Date of Award

Spring 5-15-2014

Document Type


First Advisor

Caroline Solomon

Second Advisor

Daniel Lundberg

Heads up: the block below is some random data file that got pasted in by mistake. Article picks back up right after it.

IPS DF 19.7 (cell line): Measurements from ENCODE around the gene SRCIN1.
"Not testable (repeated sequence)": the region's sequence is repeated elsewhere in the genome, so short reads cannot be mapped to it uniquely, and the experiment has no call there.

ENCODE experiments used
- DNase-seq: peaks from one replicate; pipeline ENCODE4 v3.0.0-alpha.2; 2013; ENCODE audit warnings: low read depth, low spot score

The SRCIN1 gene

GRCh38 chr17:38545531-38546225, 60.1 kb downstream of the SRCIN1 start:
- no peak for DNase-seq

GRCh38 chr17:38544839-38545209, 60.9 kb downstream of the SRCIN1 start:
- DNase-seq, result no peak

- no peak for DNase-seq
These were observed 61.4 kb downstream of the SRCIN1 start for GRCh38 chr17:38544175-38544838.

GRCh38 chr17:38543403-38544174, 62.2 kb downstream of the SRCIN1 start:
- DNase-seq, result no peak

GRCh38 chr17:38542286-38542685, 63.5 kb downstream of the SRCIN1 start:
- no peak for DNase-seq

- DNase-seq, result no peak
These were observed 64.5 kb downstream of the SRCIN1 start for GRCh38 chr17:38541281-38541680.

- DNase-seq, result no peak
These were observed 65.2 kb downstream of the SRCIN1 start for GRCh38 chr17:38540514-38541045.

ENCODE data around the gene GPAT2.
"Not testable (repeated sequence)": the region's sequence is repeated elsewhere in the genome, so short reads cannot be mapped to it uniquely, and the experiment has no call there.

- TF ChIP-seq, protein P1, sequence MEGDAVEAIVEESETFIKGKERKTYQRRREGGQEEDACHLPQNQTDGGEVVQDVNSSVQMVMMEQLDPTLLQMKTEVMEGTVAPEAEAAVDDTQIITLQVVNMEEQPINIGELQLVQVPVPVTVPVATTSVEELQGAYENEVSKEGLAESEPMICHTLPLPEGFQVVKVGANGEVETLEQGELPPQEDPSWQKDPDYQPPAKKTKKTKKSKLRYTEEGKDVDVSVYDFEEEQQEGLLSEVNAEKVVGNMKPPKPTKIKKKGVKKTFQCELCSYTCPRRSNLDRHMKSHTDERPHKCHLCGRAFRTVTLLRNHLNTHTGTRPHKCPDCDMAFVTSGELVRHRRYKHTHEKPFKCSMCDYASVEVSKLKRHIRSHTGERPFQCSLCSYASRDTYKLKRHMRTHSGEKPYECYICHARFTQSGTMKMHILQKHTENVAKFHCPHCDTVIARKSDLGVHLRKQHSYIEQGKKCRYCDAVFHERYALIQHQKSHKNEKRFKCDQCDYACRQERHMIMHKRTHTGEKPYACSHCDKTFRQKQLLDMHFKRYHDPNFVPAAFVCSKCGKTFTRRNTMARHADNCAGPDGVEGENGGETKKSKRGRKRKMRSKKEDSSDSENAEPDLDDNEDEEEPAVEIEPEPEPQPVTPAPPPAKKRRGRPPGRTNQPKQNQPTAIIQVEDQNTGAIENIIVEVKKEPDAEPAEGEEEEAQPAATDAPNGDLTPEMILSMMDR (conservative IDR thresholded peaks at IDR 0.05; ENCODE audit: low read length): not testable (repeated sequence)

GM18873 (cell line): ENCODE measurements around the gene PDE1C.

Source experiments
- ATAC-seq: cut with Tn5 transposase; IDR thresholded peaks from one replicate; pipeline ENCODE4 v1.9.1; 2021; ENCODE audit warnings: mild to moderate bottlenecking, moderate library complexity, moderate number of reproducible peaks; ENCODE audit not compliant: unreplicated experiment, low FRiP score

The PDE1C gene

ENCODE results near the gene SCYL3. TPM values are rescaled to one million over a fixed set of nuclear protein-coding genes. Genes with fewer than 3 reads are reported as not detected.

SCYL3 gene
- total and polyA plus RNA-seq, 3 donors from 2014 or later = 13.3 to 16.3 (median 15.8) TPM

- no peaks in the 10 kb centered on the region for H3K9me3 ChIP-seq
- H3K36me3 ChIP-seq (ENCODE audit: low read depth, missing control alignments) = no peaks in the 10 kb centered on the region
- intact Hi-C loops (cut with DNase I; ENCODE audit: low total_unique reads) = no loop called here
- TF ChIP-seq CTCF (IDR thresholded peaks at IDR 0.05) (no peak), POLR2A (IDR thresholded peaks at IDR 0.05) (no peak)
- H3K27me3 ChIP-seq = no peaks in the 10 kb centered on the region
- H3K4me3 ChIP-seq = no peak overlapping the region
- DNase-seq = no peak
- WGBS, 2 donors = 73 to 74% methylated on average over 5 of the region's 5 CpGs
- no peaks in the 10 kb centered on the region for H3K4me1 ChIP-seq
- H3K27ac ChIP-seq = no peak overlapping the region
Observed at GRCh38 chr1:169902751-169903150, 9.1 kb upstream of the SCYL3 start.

Typical pet turtle tank setups do not utilize the complete nutrient cycle seen in a functional natural ecosystem. This dysfunction results in waste and nutrient buildup, which is currently managed by water changes and regular tank cleaning. This type of maintenance can be costly and time-consuming -- not to mention unpleasant and hazardous to the aquarium owner's health. This study tested the effectiveness of using plants as part of a proposed ecological tank design to minimize waste buildup by utilizing nutrients. Wastewater from a dirty turtle tank was transferred to a tank setup containing three plants (Experimental Batch 1), while the dirty turtle tank received clean water (Experimental Batch 2). Water samples were collected from each tank over a period of approximately two weeks and each tank's concentration of phosphorus and nitrogen were measured. NH4+ analysis showed that the rate of turtle N buildup equals about 4.5 times as much as plant N use. PO43- analysis results showed that the rate of turtle P buildup is about 0.2642 uM per day, however plant P use did not show a significant trend. Further studies on plant P use and forms of N should be carried out to explore this anomaly. Results from this study and further studies of this kind can be used to estimate and standardize the amount of plant mass needed to create a self-sustainable cycle in a 40-gallon tank. Turtle owners can use this information to improve the water quality, using an ecologically friendly design. In future studies, researchers can test further additions to create a complete ecological tank design - including organic filter sponges, a worm compost farm, and a complete garden situated above the tank - against typical mechanical filtration systems to compare quality of life for the turtles.



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